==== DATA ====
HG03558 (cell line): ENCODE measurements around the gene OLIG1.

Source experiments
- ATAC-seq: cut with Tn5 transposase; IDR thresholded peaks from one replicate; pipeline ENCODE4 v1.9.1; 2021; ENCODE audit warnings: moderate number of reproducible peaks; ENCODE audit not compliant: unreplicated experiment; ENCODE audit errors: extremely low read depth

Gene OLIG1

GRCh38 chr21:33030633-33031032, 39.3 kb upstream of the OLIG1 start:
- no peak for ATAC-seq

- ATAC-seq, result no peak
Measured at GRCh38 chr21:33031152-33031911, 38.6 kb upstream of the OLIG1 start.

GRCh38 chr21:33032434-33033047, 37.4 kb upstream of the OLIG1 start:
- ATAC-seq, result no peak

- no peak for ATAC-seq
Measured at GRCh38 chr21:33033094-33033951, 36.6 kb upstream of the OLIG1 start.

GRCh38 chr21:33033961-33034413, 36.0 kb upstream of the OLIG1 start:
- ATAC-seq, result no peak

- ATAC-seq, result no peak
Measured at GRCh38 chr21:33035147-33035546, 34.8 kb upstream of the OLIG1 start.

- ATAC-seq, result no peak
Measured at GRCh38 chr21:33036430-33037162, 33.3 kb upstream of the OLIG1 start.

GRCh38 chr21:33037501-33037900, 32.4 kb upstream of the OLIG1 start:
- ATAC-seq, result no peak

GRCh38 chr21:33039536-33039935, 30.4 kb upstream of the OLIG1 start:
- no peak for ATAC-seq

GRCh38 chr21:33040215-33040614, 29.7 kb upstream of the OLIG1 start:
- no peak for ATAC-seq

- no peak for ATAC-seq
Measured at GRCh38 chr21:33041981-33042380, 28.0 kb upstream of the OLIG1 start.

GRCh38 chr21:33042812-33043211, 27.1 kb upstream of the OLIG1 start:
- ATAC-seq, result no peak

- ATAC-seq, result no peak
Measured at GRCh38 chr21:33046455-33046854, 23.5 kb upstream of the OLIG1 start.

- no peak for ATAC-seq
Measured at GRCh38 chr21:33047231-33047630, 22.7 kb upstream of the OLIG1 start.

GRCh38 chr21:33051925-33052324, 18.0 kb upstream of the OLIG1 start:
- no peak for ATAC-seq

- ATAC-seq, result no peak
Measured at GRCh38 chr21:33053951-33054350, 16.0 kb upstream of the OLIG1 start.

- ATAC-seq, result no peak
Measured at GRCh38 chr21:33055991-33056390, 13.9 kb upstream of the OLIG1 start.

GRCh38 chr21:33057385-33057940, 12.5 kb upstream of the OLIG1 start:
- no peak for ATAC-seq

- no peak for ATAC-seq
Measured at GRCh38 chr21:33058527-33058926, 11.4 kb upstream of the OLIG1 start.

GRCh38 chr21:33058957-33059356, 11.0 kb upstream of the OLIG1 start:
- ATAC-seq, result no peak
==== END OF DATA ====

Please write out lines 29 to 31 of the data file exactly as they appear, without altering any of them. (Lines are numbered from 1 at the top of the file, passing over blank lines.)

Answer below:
- ATAC-seq, result no peak
Measured at GRCh38 chr21:33046455-33046854, 23.5 kb upstream of the OLIG1 start.

- no peak for ATAC-seq